“Mrs. Austin can explain better than I can the peculiar services which are required of you,” he said. He opened the door as he spoke, and ushered me in. I found myself in a cheerful and beautiful room. A bright fire burnt in the grate. Wax candles and lamps added to the pleasant effect. The walls were hung with lovely pictures of childhood in many forms. A rocking-horse stood in one corner. A doll sat dismally up in a little arm-chair and stared at me with two round black eyes. The expression on that doll’s face seemed immediately to get on my brain. I turned away from it with a sinking of heart which I could not account for. A middle-aged woman, whose eyes were red as if she had been weeping, came eagerly forward when we appeared.

“I have brought Miss Ross, Mrs. Austin,” said Mr. Forrester. “She is an excellent dressmaker, and will do exactly what is required. See that she gets what assistance is necessary for her work. Miss Ross will be occupied all night, but I should wish to see her before she leaves in the morning.” Here Mr. Forrester turned and bowed to me; the next moment he had vanished.

“Will you take off your bonnet and cloak, Miss Ross?” said Mrs. Austin. I did so without speaking, and with hands which trembled slightly. There was evidently much tragedy in the mysterious affair in which I was called to play a part, and steady as my nerves were, they began to be affected.

Mrs. Austin stood quietly before me. She looked at me earnestly. Her lips were firmly set, but the red rims round her eyes showed the strong control in which she was keeping her emotions.

“Now what am I to do?” I asked. “Your master says I am to make a dress in a great hurry for a child; where is the child?”

“In this room, my dear. Follow me immediately if you please. Oh, you needn’t be frightened; it is nothing infectious.”

I followed the woman with a beating heart. The next moment I found myself in a room where a shaded light was burning, and where another woman, who looked like a trained nurse, was seated by a cot. Even in the darkened light I could dimly notice the outline of a child’s form. She lay perfectly still; her breathing was fast and hurried. The room had that faint, intangible smell which generally accompanies severe illness.

“Why am I brought to see a sick child?” I asked of Mrs. Austin in a whisper.

“Hush, don’t speak; you will know all in a moment,” she replied; then she turned to the trained nurse.

“This is the dressmaker, nurse,” she said. “Will it do Miss Dorothea any harm for Miss Ross to take one good look at her face and figure?”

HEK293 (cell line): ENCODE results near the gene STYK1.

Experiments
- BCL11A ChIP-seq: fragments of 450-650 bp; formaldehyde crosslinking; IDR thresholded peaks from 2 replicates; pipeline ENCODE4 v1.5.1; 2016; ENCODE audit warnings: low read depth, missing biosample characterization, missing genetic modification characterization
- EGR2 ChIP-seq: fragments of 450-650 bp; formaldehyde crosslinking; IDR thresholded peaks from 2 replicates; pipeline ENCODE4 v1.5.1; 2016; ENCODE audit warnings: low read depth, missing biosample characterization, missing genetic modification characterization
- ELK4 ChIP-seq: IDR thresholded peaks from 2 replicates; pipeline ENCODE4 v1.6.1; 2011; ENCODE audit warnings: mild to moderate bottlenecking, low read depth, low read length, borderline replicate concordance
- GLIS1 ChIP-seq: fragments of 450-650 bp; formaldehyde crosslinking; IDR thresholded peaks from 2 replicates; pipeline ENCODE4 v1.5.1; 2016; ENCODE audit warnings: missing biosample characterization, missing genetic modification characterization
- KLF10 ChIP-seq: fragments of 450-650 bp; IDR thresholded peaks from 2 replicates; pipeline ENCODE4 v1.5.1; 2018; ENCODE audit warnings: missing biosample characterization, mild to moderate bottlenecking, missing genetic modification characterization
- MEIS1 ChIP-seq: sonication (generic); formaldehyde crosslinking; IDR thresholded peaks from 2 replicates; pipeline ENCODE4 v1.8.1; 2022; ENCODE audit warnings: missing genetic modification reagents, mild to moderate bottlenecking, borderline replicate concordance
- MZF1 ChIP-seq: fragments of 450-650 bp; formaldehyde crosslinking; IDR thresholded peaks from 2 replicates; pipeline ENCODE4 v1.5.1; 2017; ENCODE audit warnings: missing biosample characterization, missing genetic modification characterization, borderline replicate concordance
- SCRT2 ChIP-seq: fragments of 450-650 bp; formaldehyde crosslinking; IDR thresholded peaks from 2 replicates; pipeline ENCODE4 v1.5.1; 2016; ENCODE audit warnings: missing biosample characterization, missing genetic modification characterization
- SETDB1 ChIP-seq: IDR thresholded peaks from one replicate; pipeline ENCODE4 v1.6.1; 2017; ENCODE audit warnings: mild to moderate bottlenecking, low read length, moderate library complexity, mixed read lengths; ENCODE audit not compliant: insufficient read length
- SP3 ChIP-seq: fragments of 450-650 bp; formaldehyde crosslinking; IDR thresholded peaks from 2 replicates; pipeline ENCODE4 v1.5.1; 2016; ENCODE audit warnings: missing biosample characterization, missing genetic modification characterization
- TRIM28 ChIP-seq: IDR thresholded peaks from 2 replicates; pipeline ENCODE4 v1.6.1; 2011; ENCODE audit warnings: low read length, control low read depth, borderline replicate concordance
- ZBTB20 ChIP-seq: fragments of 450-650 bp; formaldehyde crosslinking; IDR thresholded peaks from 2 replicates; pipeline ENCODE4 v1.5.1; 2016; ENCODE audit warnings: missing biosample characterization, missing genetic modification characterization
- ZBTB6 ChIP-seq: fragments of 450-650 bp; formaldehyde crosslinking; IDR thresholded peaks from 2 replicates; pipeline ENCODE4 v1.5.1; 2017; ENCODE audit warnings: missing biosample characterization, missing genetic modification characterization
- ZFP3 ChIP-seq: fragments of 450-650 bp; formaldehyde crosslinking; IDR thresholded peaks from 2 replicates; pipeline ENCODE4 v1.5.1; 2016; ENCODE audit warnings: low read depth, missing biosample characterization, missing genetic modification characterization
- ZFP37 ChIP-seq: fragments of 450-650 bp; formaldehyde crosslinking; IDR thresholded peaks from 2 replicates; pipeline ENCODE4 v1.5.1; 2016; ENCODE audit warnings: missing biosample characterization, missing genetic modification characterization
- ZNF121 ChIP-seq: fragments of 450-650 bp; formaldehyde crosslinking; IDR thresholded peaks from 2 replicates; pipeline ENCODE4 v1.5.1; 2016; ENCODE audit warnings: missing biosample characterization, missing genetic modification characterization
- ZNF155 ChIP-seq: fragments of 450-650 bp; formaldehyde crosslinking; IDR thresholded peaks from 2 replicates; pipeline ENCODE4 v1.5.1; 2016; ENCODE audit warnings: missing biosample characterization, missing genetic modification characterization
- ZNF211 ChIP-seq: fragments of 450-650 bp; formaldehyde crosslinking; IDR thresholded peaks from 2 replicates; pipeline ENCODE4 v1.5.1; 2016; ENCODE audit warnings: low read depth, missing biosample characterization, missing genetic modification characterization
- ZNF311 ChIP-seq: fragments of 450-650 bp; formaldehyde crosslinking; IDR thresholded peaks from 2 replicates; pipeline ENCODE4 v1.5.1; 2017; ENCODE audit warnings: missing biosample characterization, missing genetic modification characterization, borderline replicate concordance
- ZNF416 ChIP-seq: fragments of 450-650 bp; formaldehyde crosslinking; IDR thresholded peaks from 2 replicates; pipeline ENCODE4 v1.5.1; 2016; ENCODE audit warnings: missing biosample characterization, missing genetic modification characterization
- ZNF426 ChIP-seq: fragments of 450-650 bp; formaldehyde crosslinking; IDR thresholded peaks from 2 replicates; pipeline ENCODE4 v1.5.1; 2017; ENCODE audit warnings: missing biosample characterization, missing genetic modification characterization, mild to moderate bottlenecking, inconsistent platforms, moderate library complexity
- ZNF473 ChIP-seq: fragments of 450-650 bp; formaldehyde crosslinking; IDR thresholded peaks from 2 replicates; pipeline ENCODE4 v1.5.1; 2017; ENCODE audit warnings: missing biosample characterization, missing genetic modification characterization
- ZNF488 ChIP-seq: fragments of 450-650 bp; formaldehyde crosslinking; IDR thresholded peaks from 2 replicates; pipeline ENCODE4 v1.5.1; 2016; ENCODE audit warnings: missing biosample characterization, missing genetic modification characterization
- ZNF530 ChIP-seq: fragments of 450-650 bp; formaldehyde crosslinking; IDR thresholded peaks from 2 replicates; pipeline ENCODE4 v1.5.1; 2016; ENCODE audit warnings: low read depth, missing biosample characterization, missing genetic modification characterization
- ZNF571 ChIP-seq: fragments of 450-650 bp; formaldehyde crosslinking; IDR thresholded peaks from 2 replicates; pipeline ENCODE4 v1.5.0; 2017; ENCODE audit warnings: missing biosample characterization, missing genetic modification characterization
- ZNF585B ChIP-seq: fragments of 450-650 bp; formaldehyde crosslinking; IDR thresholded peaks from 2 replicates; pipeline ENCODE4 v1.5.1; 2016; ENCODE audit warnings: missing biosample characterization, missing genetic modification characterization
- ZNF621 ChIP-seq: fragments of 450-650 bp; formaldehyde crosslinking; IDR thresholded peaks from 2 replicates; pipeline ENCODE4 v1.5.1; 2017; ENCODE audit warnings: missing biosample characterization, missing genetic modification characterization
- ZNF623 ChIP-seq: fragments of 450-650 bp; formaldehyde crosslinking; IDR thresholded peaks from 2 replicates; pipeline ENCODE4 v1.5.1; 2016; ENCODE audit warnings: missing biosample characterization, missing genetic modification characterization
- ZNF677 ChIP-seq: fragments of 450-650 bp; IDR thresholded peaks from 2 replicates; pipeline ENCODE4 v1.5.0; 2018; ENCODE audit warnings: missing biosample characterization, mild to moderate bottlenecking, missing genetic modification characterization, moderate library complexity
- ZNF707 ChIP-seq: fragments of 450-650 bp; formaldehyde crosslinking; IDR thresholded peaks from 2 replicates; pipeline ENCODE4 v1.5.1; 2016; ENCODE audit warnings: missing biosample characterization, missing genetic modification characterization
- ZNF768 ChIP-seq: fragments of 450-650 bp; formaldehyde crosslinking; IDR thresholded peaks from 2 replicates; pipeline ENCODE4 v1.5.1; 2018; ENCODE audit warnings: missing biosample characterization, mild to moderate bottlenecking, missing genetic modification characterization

The nurse shook her head in reply.

“Nothing will harm the child now,” she said; “she is dying fast. Dr. Norton was here not an hour ago, and he does not think she will live to see the morning.”

The woman spoke in a matter-of-fact tone. She took up a candle as she spoke, and motioned to me to approach the little bed. I did so, and looked down at the most beautiful child’s face I had ever seen. Already, however, it looked like a face cut out in wax, so deadly white were the cheeks and lips, so sunken the eyelids which sheltered the closed eyes. The child lay absolutely motionless, her feeble and hurried breath being the only signs that she lived. Her quantities of magnificent golden hair were flung high over the pillow. I gazed at her in pained astonishment. What was the mysterious mission which I was called upon to perform for this dying child?

“You have seen her,” said Mrs. Austin; “you notice that she is fair; observe her figure too; she is slender, very slender. Now, nurse, here are a pair of scissors; if you will cut off the hair, I think we can go immediately to work.”

“I will bring you the child’s hair in a few moments,” replied the nurse. “Miss Ross had better begin her task directly. I will follow you in a few moments into the day nursery.”

We left the room. I sank down on the nearest chair in the outer apartment.

“This frightens me,” I said. “I cannot imagine what task I am expected to perform.”

“Oh, you’ll be brave enough,” said Mrs. Austin; “it isn’t for you to flinch when we have to go through with it. Now listen to me. I’ll tell you the tragedy of this house in a few words. The dying child we have just come from is the heiress to all this splendid old place—not that that matters—what am I talking of? Wealth is of little matter in a supreme moment of this kind. Now listen to me, Miss Ross. My master, Mr. Forrester, is the most devoted husband and father in the world. A month ago there were no happier people on earth than Mr. and Mrs. Forrester and the dear child whom God is taking away from us.